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Harriette Wilson's Memoirs [Paperback]

L. Blanch
4.1 out of 5 stars  See all reviews (8 customer reviews)

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Book Description

6 Oct 2003
Nineteenth century London produced a fine flowering of eccentrics and individualists. Chief among them was Harriette Wilson, whose patrons included most of the distinguished men of the day, from the Duke of Wellington to Lord Byron. She held court in a box at the opera, attended by statesmen, poets, national heroes, aristocrats, members of the beau monde, and students who hoped to be immortalised by her glance. She wrote these memoirs in middle age, when she had fallen out of favour. She advised her former lovers that for 200 she would edit them out. 'Publish and be damned!' retorted the Duke of Wellington. The result is an elegant, zestful, unrepentant memoir, which offers intimately detailed portraits of the Regency demimonde. First published in 1957.
--This text refers to an out of print or unavailable edition of this title.


Product details

  • Paperback
  • Publisher: Artus Books; paperback / softback edition (6 Oct 2003)
  • Language: English
  • ISBN-10: 1898799679
  • ISBN-13: 978-1898799672
  • Product Dimensions: 20.6 x 13 x 4.1 cm
  • Average Customer Review: 4.1 out of 5 stars  See all reviews (8 customer reviews)
  • Amazon Bestsellers Rank: 247,139 in Books (See Top 100 in Books)

Product Description

From the Back Cover

Harriette Wilson's Memoirs These are the memoirs of the reigning courtesan of Regency London whose patrons included most of the distinguished men of her day, from the Duke of Wellington to Lord Byron. Hard-pressed for money in middle age, she sold her memoirs after offering to edit out any lovers who paid her the sum of 200 Publish and be damned! cried the Duke of Wellington. She did and she was. Edited and Introduced by Lesley Blanch, author of The Wilder Shores of Love. --This text refers to an out of print or unavailable edition of this title.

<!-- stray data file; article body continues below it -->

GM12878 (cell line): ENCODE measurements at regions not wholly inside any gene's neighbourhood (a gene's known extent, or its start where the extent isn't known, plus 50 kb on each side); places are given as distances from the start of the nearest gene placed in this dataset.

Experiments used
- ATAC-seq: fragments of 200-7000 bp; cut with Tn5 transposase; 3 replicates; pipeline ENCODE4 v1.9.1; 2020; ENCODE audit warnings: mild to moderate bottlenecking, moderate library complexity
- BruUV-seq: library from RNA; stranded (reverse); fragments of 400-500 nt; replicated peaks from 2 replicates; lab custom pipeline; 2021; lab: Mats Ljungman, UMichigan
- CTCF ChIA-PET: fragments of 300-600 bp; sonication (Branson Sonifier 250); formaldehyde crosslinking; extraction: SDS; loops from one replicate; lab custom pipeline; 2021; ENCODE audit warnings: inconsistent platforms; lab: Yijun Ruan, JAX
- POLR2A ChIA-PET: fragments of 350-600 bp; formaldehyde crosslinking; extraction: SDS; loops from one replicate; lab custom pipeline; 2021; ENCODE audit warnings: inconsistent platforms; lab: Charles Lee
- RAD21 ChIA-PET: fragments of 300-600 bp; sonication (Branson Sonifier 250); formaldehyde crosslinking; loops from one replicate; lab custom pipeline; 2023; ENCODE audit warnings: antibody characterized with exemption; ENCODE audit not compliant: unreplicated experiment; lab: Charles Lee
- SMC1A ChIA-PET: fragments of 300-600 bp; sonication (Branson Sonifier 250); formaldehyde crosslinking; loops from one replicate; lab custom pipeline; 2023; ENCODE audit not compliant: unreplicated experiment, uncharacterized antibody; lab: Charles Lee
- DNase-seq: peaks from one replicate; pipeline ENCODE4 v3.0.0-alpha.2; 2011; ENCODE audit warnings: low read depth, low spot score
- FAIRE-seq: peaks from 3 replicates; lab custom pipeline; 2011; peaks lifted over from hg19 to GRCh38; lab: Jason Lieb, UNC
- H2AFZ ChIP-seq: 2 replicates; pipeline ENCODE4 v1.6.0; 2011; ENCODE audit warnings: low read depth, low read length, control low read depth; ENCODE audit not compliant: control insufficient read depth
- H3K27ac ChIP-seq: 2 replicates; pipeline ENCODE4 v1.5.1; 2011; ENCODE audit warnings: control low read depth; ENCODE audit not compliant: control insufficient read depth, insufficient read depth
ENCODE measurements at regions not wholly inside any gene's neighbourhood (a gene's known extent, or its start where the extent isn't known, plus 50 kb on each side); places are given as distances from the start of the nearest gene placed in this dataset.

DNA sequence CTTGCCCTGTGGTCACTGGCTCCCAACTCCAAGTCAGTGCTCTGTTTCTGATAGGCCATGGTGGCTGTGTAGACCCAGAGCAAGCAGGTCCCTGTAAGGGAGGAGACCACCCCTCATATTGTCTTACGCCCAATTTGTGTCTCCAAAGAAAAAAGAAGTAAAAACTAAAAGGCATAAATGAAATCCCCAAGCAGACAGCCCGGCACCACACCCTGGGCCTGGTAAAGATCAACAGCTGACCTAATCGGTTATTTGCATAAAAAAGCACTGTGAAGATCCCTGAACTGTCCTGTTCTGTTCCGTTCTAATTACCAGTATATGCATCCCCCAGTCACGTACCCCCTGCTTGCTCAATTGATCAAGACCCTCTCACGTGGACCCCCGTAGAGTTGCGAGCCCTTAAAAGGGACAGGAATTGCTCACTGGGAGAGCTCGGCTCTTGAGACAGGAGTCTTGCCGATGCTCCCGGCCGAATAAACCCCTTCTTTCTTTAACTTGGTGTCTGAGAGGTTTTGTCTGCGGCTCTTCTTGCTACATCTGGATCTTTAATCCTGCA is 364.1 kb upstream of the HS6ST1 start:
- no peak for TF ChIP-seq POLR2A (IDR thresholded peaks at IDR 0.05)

About the Author

Lesley Blanch was born in London, England, and has travelled over most of the globe. She began her career as a painter, illustrator and theatrical designer, but in 1937 transferred her allegiance to journalism and became features editor of London VOGUE. Her essays and articles have since appeared in most of Britain's leading periodicals, including the OBSERVER and the NEW STATESMAN. Harriette Wilson (1786-1846) was one of the most glamorous and intelligent women of her age. She allowed herself to be seduced by Lord Craven at the age of 15 and rapidly acquired a string of rich and powerful lovers, chief among whom was the Duke of Wellington. After retiring from the courtesan life at the age of 35 she wrote a number of novels as well as her scandalous MEMOIRS. Lesley Blanch, the editor of the present volume, was born in London, England, and has travelled over most of the globe. Her essays and articles have appeared in most of Britain's leading periodicals, including the OBSERVER and the NEW STATESMAN. She now lives in France. --This text refers to an out of print or unavailable edition of this title.

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THE NINETEENTH CENTURY was an age of great personalities, a last splendid flowering before twentieth-century anonymity and mass living engulfed them in its drab tide. Read the first page
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Front Cover | Copyright | Table of Contents | Excerpt | Index | Back Cover
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Customer Reviews

4.1 out of 5 stars
4.1 out of 5 stars
Most Helpful Customer Reviews
12 of 13 people found the following review helpful
4.0 out of 5 stars Harriette's personal story 16 Oct 2003
By A Customer
Format:Paperback
The introduction to the memoires gives a good overall picture of Regency life and the place of the courtesan. This is nothing however compared to the actual memoires - they are revealing, enjoyable, and rather like reading a Regency issue of a 'Hello' type magazine. Harriette is very open, rather sweet and at times just a little too humble. She paints a picture of the courtesan life which shows just how open their role was, and yet how much they lived in a parallel world to that of the real Regency folk of the Ton.
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4 of 4 people found the following review helpful